I am trying to create automatic gain control circuit(AGC). I am newbie with not much experienceenter image description here

Basically input to the 1st stage amplifier is form sensor based on that I want to control the gain of second stage. So I fed the output of 1st stage amp. to peak detector. Then to LPF so that the signal detects follows peak. In the figure, White is the signal after LPF(node before 1uF) Till this point I have circuit working right. But now I have to remove the offset after LPF so that the signal at gate of PMOS is 0-1V only. So when I connect output of LPF to HPF the signal before 1uF changed completely as bellow(the blue signal). What exactly am I missing or doing wrong? enter image description here


1 Answer 1


There are a few issues with your implementation but first I think you need to clarify your intent.

Do you wish to reduce the dynamic range of the signal, i.e. keep it more constant, or expand the dynamic range? Is it for audio use?

The usual way to implement AGC is with feedback not feedforward as you have.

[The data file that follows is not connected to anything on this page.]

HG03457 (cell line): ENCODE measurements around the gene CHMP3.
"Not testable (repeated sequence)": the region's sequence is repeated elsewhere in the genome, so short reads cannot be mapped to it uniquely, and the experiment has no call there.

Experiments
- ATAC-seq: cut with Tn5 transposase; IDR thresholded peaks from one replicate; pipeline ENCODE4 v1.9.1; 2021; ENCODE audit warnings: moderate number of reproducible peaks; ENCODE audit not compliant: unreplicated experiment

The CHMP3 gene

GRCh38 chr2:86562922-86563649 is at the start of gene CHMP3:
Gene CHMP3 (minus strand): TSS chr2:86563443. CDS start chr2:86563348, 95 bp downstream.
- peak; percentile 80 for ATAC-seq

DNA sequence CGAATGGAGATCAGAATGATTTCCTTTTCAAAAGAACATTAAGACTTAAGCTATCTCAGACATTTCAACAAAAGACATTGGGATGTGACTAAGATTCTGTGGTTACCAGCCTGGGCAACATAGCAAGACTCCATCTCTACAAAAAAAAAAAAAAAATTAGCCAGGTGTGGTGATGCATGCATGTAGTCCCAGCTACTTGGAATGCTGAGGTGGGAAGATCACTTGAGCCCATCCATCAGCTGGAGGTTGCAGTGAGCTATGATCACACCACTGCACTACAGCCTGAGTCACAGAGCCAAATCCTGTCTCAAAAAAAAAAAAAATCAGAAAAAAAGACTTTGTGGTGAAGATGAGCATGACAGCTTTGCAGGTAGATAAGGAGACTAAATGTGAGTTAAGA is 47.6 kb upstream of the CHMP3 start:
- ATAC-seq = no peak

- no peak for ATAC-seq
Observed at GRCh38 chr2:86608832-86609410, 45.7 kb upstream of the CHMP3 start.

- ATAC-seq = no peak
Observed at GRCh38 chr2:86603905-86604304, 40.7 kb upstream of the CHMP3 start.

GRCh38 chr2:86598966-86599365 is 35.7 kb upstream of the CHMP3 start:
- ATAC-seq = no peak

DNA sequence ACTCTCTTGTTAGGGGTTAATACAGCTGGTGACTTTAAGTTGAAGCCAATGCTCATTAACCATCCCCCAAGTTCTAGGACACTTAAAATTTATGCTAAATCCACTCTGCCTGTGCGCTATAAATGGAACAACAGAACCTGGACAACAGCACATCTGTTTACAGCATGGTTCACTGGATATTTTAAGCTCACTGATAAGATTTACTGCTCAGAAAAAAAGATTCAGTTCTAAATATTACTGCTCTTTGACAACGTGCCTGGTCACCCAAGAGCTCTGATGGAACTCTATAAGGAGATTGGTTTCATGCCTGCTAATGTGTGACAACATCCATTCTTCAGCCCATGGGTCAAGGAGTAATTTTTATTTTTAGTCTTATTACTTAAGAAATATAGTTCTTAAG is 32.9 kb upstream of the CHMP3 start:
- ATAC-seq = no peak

To reduce the dynamic range take the input to the precision rectifier from the output rather than the input.

Also you cannot put a HPF after your rectifier or it will lose the DC component of the signal. Connect the rectifier output directly to the gate of the FET.

The way you have the FET arranged it will increase the gain as the gate goes more positive. I would rearrange the circuit to put the FET to ground from the junction between two resistors in series that feed the output opamp. As the FET gate goes more positive it will shunt the signal and reduce the gain. (This assumes it is a N-channel FET).

There are also some arrangements that can reduce distortion caused by the FET. Adding half of the signal between Drain and source is one way.

Also in your original circuit the resistor after the 1K resistor is so low that it is affecting the operation of the rectifier.

These following circuit is from EDN an shows a similar arrangement. It uses a JFET which needs a negative voltage to turn it off. It is used as the bottom element of the gain determining resistor in a non-inverting amplifier. JFETs are more commonly used and probably create less distortion although the shunt arrangement I suggest earlier has the advantage that the voltage across the active element is lower and so can cause less distortion. Link to circuit Audio AGC


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